Four Guantanamo inmates sent home to Afghanistan
Four Afghan prisoners in Guantanamo Bay have been sent back to their home country, the Pentagon says.
Shawali Khan, Khi Ali Gul, Abdul Ghani and Mohammed Zahir were repatriated after a review of their cases.
Eight Afghans are believed to be among the 132 detainees remaining at the US prison in Cuba.
President Barack Obama has pledged to close the facility, opened in 2002 to hold "enemy combatants" in what the US termed its war on terror.
'Nowhere to go'
"As a result of that review, which examined a number of factors, including security issues, these men were unanimously approved for transfer by the six departments and agencies comprising the task force," a Pentagon statement said on Saturday.
The four Afghans - who had been held at Guantanamo Bay for more than 10 years - were flown to Afghanistan's capital Kabul aboard a US military plane and handed over to the local authorities.
The Pentagon provided no further details.
Afghanistan's High Peace Council - a body set up by the government to deal with insurgents - said all four would be reunited with their families in the "near future", according to the Associated Press news agency.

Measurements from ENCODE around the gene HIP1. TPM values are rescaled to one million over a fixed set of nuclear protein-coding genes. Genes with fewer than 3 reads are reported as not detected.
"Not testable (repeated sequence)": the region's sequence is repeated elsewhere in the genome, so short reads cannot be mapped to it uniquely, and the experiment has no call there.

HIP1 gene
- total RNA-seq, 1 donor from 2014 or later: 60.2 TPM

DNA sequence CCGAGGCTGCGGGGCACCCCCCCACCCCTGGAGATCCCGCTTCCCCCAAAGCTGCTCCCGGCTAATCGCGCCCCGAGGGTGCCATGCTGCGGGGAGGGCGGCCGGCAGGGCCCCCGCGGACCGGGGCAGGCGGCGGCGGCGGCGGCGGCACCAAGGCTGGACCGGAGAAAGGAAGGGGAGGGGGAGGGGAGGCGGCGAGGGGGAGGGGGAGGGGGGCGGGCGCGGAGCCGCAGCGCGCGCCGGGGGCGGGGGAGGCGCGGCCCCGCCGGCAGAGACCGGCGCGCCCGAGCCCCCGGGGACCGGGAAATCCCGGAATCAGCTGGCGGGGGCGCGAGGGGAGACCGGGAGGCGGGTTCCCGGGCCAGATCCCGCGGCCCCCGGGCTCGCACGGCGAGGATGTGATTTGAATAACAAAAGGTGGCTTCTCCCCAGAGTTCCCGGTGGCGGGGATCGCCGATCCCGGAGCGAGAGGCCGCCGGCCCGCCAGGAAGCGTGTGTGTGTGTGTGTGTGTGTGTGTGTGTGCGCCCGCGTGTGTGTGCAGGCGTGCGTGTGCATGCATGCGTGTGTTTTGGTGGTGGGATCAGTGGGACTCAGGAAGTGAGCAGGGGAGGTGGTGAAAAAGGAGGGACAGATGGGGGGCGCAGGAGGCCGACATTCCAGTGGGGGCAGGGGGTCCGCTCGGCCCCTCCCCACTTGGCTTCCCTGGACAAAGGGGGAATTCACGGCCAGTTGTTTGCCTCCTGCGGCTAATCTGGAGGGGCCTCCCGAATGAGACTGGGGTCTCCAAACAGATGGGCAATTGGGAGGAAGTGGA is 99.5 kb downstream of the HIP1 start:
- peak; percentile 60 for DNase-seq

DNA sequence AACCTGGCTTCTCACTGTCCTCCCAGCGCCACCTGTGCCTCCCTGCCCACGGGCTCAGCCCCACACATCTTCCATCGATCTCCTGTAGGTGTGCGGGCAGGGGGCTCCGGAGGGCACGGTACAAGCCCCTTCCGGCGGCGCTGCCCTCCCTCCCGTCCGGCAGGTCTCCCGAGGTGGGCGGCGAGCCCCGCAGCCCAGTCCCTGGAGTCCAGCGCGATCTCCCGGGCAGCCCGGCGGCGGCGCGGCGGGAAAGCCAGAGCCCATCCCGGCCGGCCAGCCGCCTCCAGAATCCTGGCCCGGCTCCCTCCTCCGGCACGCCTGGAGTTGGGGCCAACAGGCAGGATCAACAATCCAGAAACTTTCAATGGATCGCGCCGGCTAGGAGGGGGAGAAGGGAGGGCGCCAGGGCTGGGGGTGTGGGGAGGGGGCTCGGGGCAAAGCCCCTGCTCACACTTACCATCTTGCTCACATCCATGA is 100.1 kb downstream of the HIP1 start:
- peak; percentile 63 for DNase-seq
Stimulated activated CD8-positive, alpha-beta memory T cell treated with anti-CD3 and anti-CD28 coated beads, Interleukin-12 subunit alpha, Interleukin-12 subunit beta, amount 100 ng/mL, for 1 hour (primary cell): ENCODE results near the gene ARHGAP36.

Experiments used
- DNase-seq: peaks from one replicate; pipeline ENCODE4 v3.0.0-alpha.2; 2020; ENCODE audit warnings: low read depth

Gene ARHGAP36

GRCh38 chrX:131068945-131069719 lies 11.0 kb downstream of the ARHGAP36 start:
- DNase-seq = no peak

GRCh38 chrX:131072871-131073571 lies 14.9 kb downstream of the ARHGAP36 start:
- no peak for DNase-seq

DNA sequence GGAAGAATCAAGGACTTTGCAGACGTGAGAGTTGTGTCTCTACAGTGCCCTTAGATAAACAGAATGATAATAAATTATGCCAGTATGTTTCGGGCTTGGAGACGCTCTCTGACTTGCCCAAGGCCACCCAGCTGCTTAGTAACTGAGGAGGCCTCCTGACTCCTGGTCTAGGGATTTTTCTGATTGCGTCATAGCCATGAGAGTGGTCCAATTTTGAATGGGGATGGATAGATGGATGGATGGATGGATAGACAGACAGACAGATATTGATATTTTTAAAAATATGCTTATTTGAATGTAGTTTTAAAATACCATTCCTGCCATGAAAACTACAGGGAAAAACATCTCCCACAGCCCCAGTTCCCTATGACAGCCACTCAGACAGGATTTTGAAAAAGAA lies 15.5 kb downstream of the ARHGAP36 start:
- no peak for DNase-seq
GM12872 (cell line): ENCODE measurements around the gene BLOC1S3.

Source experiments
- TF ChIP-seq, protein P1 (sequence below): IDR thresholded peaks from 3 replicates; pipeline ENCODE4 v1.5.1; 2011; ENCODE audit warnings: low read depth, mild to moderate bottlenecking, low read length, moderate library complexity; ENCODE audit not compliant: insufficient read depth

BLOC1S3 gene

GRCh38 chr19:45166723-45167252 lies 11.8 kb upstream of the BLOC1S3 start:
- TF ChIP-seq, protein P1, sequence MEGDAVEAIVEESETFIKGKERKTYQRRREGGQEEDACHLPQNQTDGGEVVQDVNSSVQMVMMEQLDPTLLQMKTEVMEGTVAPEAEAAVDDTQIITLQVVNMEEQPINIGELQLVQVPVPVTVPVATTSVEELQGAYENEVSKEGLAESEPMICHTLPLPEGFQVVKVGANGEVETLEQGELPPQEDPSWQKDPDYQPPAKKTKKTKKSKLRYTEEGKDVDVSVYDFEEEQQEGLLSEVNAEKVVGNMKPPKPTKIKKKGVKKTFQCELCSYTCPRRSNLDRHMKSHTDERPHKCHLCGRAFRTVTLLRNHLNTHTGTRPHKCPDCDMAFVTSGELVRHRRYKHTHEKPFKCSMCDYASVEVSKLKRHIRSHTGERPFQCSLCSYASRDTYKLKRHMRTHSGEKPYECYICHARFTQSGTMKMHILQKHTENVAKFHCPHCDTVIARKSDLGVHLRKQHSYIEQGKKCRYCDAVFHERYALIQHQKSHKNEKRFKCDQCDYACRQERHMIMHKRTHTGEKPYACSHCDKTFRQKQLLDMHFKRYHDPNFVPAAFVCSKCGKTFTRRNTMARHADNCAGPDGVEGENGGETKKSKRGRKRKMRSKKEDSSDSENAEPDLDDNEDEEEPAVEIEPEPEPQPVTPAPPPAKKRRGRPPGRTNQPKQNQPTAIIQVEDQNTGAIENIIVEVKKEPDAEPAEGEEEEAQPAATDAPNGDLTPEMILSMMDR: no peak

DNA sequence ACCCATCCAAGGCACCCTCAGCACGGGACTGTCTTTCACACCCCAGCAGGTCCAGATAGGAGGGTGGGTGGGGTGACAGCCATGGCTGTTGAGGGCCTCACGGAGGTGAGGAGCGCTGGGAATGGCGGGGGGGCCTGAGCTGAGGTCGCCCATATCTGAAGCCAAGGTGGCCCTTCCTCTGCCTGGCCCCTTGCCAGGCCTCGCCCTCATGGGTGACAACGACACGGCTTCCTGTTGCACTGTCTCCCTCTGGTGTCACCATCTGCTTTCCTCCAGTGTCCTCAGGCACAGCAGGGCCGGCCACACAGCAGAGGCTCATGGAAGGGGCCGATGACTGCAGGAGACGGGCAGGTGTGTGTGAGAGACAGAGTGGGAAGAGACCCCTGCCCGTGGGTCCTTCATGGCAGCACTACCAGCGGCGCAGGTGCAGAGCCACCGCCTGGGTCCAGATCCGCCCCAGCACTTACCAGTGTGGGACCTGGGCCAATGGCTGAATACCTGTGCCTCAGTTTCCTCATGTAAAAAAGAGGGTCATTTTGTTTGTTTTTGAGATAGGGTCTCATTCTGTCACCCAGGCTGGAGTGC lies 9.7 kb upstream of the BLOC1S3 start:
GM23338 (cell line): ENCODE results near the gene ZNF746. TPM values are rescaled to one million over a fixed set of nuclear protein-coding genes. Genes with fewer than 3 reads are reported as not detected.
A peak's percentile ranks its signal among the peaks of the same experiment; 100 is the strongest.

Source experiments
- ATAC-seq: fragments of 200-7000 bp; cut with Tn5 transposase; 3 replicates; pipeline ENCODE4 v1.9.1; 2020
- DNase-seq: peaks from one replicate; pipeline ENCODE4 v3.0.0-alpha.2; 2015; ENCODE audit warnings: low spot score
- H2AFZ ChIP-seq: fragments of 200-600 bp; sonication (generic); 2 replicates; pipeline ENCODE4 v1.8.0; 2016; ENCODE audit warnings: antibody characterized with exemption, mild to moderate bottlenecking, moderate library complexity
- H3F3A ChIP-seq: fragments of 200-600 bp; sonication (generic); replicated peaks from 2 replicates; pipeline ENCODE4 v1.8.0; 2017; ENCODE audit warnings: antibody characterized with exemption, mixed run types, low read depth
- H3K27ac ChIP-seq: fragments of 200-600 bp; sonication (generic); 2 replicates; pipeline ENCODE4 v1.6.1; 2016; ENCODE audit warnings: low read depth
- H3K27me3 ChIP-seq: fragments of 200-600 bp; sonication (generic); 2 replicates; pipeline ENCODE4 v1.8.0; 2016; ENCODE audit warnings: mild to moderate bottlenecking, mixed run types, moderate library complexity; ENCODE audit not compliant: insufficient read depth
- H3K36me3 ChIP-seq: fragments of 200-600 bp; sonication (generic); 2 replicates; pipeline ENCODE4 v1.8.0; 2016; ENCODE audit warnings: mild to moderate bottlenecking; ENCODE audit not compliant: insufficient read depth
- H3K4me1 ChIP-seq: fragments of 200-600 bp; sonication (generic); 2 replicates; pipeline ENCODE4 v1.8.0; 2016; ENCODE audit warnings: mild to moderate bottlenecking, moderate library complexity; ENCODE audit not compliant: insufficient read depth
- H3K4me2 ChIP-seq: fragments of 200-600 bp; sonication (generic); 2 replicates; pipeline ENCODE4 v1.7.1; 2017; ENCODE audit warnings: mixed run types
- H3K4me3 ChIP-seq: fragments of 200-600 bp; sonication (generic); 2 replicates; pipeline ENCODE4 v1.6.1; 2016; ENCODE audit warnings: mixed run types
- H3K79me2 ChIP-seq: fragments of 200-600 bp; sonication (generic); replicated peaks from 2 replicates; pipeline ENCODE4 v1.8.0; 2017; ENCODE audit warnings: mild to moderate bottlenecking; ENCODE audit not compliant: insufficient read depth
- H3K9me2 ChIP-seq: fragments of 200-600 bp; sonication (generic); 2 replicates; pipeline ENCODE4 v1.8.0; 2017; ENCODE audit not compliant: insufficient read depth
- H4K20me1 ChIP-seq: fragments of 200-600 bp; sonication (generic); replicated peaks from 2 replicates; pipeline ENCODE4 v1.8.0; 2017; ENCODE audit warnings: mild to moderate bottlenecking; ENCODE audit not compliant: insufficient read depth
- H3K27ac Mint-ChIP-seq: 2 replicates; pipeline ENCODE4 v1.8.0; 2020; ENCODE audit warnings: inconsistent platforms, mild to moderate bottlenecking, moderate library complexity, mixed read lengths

Guantanamo Bay in numbers
- 132 detainees remaining
- 64 approved for transfer
- 15 believed to be classified as "high value"
- 10 freed in December - six sent to Uruguay and four to Afghanistan
US lawyers for the former detainees had always argued that their clients were innocent.
Wells Dixon, who worked on the case of Shawali Khan for a number of years, told BBC World TV: "They decided unanimously that he posed no threat to anyone.
"I am frankly surprised that he wasn't released many years ago."
Mr Dixon added that he expected to see more transfers from Guantanamo Bay in the near future.
President Obama seeks to eventually shut the facility.
Earlier this month, six prisoners were flown to Uruguay, which said they would enjoy complete freedom in the South American nation.
About half of the remaining inmates at Guantanamo Bay have been cleared for transfer - but many cannot be repatriated because their countries of origin are considered unstable or unsafe.
President Obama's efforts to shut the facility have also been stalled in part due to a reluctance by Congress, the BBC's Rajini Vaidyanathan reports from Washington reports.
The facility in Cuba was opened a year after the 9/11 attacks on the US.